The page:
to adopt a particularized checklist of minimum standards which counsel must meet in representing a defendant in a criminal proceeding, noting that it would be unwise "to restrict the constitutional requirements to a list of essential elements applicable to all of the infinite variety of factual settings that arise."    Id. at 1330.  We also made clear that the Constitution does not guarantee representation that is infallible.  For a sixth amendment violation to be found

Id. at 1330. 5

The District Court appears to have concluded that Keating's representation of Tucker was incompetent. The district court found as follows:

Retained trial counsel in terms of his basic professional experience prior to the commencement of this trial was unqualified to represent the defendant Robert E. Tucker. He failed to take steps to properly familiarize himself with federal trial procedure, he was inexperienced as a trial lawyer and his lack of skill and learning contributed to his preparedness or lack thereof at time of trial. 6

There is ample support in the record before us for the court's conclusion. Because the nature and extent of Keating's errors and omissions has a substantial bearing on the question of whether Tucker was prejudiced by that incompetence, we review Keating's most serious shortcomings in some detail.

Keating's Trial Preparation

Defense counsel should have discerned from both the indictment and the government documents made available to him that the jury's determination as to Tucker's guilt or innocence would depend in large part on the testimony and credibility of the government's witnesses. At least two key witnesses for the government had agreed to implicate Tucker directly in the fraud, and the government had constructed a substantial circumstantial case to corroborate its testimony.

Short of proof of insanity, Tucker's only plausible theory of defense was readily apparent. He had to convince the jury that he was an outsider to the corporate hierarchy of Sells Engineering, unaware of the fraud others were perpetrating. To raise a reasonable doubt, it must have been proved that there were innocent alternative explanations for the circumstantial evidence presented by the government which implicated him in the fraud. Therefore, it was crucial for Tucker both to undermine the credibility of the chief government witnesses and to establish the plausibility of his own testimony. There were a number of ways this defense could have been developed based upon information available to defense counsel before trial. The credibility of the principal prosecution witnesses who were to implicate Tucker in the fraud was subject to question. They had all participated in the fraud to varying degrees. Each had given prior statements under oath which raised substantial questions as to his credibility and one had struck a plea bargain with the prosecutor in exchange for his testimony. 7 Moreover, a number of the other witnesses called by the government had also given statements to prosecutors which were less supportive of the government's case than the testimony they gave at trial. 8 These prior statements at the very Finally, Tucker was the most obvious source of leads as to corroborative witnesses and information. Indeed, Tucker gave his attorney the names of witnesses who could either corroborate his testimony, or at least counter or minimize the inculpatory inferences which could be drawn from the circumstantial evidence presented by the government. None were interviewed by counsel. 9 Furthermore, prior to trial what communication there was between Tucker and Keating was by telephone. During the entire period before trial, Tucker was in St. Louis while, Keating, along with potential defense witnesses and documentary evidence, was in California.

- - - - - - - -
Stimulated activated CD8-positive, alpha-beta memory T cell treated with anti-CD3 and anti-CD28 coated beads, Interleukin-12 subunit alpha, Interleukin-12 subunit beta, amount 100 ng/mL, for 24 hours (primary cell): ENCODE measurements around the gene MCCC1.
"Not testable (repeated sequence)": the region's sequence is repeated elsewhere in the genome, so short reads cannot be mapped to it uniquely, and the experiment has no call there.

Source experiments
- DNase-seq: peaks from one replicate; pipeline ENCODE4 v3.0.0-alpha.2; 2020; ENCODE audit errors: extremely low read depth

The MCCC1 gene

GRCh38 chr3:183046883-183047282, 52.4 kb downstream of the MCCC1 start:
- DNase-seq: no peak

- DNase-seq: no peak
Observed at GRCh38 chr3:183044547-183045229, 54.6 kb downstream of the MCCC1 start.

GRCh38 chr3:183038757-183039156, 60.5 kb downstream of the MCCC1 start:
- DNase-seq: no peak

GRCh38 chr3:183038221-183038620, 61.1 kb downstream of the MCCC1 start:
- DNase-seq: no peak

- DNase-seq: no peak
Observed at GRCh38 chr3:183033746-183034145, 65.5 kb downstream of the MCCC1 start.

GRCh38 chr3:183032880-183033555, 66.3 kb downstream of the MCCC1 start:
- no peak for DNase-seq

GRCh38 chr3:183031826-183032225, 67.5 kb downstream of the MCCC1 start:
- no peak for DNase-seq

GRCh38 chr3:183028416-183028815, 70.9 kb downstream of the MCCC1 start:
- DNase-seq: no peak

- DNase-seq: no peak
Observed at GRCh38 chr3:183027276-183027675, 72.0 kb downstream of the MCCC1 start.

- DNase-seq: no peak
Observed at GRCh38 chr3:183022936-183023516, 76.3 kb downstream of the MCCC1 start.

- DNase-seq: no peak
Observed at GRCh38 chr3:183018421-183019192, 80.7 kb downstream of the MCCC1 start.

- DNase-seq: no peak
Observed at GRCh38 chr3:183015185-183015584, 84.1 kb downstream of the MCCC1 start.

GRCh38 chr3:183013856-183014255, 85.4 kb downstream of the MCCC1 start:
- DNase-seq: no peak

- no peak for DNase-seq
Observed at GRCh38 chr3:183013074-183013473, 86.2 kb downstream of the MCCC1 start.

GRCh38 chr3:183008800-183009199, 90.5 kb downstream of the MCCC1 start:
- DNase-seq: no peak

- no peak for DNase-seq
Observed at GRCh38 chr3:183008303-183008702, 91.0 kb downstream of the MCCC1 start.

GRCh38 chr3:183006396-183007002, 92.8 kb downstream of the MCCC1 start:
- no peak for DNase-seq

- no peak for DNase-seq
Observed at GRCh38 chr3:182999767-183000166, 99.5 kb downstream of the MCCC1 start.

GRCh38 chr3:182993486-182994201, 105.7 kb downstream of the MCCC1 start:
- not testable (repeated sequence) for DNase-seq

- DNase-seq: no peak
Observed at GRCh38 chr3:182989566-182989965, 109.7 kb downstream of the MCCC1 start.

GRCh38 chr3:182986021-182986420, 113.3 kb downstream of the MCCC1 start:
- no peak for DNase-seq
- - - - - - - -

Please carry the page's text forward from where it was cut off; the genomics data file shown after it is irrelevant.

least raised serious questions about the reliability of the witnesses' recollections as to events which had occurred eight years before trial.

We recognize that the actual task of competently fashioning a defense to a case of this complexity was a substantial one. The government had indicated that it intended to call approximately 80 witnesses in its case in chief and to introduce what it described as "voluminous" documentary evidence. The pretrial discovery material made available for Keating's review involved at least 13,000 pages, encompassing approximately 3,800 separate documents. Among the documents included in the pretrial discovery material were over 3,000 pages of sworn testimony by prospective witnesses, which obviously had to be studied carefully. Thus, the time required for interviewing witnesses and...